End of Active Treatment: Mixed Feelings

One might assume that the end of active treatment would elicit feelings of joy and relief.  Break out the champagne and the confetti!  You've made it! 


I don't feel "done."  I still have to deal with ten years of endocrine therapy, a major reconstructive surgery, at least one revision surgery, recurrence scans every 3-6 months, physical therapy, and other follow-up appointments.  I am still experiencing side effects from treatment: menopause (from the monthly Lupron injections), joint pain (from my oral aromatase inhibitors), fatigue, inflammation from proton therapy, skin damage from radiation, lower-than-normal white blood cell counts, and memory problems (i.e. chemo brain).  My eyelashes recently fell out again (damn growth cycle!), and I'm still missing half a toenail.  I'm in the danger zone for developing lymphedema; sometimes I stare in the mirror and try to discern if my left arm is bigger than my right.  I'm also at risk for long-term side effects such as osteoporosis, secondary cancers, heart disease, and dementia.  You don't just ring the bell(s) and go back to your life before cancer. 

I will never say "I beat cancer."  I can't stand false optimism, so let's be honest here.  Young women have a higher risk of metastatic recurrence and a higher mortality rate.  Given the grade of my cancer and the level of lymph node involvement, my odds are not awesome.  I will do my best to live a healthy lifestyle and I'll drink the green tea and take the turmeric supplements, but the reality is that my cancer may return at any time.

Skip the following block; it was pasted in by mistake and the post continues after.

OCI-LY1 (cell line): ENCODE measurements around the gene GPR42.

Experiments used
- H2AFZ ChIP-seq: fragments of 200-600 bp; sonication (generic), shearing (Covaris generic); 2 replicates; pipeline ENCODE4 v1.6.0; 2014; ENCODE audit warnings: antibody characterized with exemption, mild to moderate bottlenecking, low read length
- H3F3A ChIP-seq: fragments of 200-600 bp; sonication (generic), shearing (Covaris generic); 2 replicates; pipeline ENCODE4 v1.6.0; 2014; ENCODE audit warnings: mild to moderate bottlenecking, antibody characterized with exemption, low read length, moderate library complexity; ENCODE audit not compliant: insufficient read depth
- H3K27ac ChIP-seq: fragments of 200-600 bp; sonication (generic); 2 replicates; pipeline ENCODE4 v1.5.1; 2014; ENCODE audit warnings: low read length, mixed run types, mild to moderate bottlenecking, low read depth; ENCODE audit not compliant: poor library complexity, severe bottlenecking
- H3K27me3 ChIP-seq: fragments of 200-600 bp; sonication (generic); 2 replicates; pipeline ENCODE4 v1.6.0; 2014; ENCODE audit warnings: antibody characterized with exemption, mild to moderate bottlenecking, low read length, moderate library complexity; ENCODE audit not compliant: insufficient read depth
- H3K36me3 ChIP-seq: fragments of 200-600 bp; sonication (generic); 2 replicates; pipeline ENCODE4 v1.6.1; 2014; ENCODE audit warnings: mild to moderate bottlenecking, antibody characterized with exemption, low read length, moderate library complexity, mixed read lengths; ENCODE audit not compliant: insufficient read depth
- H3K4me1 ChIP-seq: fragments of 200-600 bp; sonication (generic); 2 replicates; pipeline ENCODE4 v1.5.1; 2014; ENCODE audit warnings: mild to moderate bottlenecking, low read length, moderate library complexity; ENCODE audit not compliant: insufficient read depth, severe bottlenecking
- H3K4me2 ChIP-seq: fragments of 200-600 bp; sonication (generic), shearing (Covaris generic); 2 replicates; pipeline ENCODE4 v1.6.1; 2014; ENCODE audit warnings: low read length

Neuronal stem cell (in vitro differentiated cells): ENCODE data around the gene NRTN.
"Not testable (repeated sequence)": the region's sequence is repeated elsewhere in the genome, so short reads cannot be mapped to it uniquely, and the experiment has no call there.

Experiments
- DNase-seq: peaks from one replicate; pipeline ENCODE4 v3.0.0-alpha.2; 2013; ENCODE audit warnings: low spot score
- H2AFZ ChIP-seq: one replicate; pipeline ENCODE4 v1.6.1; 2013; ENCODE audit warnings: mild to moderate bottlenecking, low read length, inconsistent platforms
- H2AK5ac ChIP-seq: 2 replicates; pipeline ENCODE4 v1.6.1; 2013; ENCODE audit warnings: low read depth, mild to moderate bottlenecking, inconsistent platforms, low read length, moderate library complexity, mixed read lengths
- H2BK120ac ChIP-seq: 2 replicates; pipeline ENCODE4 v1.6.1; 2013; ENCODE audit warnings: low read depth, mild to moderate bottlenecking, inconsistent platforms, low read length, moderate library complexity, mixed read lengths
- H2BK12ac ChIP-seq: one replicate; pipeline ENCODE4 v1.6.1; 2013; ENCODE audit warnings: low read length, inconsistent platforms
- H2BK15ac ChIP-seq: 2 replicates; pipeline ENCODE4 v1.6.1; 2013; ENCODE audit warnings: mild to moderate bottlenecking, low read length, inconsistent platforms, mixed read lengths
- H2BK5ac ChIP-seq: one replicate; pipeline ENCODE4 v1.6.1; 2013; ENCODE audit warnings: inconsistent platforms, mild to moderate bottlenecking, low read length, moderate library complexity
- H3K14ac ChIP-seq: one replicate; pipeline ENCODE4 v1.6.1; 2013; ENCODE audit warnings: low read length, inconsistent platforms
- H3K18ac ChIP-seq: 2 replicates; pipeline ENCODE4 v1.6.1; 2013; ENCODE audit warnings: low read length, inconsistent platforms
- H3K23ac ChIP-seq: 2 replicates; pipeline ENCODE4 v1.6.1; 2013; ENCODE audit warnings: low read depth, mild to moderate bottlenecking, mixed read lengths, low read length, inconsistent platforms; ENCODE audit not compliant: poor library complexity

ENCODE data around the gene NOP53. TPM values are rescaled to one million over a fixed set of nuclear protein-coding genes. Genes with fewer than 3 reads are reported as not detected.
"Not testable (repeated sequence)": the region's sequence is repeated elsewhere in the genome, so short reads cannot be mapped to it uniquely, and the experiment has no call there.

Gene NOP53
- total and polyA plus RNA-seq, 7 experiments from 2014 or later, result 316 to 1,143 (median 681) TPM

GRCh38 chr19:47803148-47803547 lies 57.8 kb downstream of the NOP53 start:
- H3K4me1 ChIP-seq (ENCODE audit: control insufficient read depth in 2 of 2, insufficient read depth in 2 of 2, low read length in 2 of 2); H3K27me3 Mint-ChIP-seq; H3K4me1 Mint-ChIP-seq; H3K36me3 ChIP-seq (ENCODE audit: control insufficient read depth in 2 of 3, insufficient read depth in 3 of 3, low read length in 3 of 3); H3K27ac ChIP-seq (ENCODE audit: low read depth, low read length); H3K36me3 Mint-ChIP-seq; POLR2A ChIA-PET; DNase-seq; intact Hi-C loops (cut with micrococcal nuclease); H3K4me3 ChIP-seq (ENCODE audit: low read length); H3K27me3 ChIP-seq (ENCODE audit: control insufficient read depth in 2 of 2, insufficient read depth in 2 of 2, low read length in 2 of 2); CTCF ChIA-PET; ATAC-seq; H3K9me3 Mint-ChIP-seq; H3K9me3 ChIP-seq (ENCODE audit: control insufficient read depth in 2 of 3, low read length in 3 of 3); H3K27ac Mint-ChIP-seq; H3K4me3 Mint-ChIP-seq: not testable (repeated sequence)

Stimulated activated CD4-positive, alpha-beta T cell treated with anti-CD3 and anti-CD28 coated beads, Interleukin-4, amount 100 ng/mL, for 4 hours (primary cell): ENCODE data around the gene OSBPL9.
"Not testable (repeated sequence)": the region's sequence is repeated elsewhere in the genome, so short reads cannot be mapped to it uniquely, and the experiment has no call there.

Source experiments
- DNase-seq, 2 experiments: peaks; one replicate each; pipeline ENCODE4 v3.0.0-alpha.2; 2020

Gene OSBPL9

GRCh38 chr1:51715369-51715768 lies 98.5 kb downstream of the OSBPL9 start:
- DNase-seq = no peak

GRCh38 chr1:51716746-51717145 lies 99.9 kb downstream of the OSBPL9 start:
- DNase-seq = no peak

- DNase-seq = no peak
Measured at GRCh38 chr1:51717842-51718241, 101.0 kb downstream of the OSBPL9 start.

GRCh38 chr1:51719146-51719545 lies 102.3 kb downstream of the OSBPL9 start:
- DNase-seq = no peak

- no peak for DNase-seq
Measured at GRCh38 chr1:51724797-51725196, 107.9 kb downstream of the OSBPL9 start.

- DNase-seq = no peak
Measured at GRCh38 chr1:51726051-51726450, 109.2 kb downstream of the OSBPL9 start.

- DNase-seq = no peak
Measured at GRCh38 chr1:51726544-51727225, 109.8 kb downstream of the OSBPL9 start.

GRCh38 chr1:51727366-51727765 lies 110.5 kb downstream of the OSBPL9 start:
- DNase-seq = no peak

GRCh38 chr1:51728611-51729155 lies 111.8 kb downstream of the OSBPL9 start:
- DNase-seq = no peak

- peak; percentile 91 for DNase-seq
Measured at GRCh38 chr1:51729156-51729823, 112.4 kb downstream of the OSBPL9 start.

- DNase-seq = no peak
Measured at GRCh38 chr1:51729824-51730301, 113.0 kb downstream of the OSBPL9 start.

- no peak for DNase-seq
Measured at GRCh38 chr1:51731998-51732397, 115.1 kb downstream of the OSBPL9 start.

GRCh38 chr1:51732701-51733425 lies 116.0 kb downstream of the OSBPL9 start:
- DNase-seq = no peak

People constantly ask me "how are you?" and I always smile and say, "I'm good!"  But don't believe a word I say.  I used to wonder why there were so many women in my online support group who had already finished active treatment.  Now I get it.  When first diagnosed, there is a huge adrenaline rush as you are thrown into battle.  You don't have time to process.  You are busy surviving treatment and trying to hold it all together.  When treatment ends, you finally have time to look around and ask, "What the f**k just happened?!"

I made this for Jeff while painting rocks with the kids

On the plus side, I feel incredibly fortunate for having such a great support network.  Jeff is my rock, and I find his bad cancer jokes and his refusal to give me any sympathy oddly reassuring.  My parents moved to Austin literally twenty minutes after I was diagnosed.  It takes me longer to get ready for an outing to the park.  (Were they training for this?  Did they have daughter-in-crisis bags packed and ready to go?)  My friends have also been a constant presence despite the fact that most of them live far away and are busy.  The book Anti-Cancer references a study in which "women with breast cancer who could name ten friends had a four times better chance of surviving their illness," regardless of geographical proximity.  So thanks everyone!

And of course, I am excited to have fewer medical appointments and more free time.  I met a woman at the Young Survival Coalition conference who finished active treatment and immediately started a commitment to exercise.  She's exercised over 500 days in a row and counting.  Me?  I went on a Cheesy Bus Tour organized by Antonelli's Cheese Shop.  I pushed my body to its limits to find out exactly how much cheese I can eat in a single day.  Turns out I have no limits when it comes to eating cheese.  My breast may have been weak and diseased, but my stomach is invincible.